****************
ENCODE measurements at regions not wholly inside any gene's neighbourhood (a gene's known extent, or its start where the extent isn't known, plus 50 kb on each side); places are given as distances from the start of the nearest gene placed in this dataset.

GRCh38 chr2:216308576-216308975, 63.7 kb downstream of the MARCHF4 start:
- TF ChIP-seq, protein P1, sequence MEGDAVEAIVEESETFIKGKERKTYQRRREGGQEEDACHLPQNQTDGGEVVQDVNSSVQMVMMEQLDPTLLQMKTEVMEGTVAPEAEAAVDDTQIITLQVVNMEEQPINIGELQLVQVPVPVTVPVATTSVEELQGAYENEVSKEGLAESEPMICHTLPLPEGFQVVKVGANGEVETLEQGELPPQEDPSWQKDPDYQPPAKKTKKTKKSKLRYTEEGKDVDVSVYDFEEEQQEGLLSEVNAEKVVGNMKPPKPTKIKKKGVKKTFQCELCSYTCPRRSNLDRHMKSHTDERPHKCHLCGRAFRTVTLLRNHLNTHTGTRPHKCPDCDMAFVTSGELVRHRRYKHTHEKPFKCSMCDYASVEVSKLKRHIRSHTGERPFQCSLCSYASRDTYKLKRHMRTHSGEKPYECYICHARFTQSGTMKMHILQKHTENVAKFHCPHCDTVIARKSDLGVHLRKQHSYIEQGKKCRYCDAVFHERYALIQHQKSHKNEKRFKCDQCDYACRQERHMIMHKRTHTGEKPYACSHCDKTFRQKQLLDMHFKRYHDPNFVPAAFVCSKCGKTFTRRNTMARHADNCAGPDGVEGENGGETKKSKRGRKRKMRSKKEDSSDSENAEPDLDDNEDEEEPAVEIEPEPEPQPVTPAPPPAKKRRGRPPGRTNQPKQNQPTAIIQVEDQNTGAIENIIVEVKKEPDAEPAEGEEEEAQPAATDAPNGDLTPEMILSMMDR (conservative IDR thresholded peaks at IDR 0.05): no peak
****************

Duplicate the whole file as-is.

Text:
ENCODE measurements at regions not wholly inside any gene's neighbourhood (a gene's known extent, or its start where the extent isn't known, plus 50 kb on each side); places are given as distances from the start of the nearest gene placed in this dataset.

GRCh38 chr2:216308576-216308975, 63.7 kb downstream of the MARCHF4 start:
- TF ChIP-seq, protein P1, sequence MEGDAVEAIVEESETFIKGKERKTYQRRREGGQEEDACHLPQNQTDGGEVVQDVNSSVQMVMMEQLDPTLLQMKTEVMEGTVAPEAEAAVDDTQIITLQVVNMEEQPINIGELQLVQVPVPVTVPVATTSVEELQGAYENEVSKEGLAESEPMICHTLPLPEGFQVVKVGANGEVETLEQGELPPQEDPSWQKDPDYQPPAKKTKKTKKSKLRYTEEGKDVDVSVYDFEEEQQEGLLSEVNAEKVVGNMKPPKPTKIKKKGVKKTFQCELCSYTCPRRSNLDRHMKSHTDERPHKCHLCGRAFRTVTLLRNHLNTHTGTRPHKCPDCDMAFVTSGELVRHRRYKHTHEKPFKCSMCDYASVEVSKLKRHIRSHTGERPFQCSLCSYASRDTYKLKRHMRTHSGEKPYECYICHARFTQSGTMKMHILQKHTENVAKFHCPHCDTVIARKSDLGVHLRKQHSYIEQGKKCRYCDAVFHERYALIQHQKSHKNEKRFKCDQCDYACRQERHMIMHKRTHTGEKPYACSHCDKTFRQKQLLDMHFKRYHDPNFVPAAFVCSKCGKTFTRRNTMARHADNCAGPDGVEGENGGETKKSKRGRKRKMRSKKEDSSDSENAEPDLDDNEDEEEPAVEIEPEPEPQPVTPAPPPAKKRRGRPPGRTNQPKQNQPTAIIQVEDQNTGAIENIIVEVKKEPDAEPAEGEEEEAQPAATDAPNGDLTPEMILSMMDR (conservative IDR thresholded peaks at IDR 0.05): no peak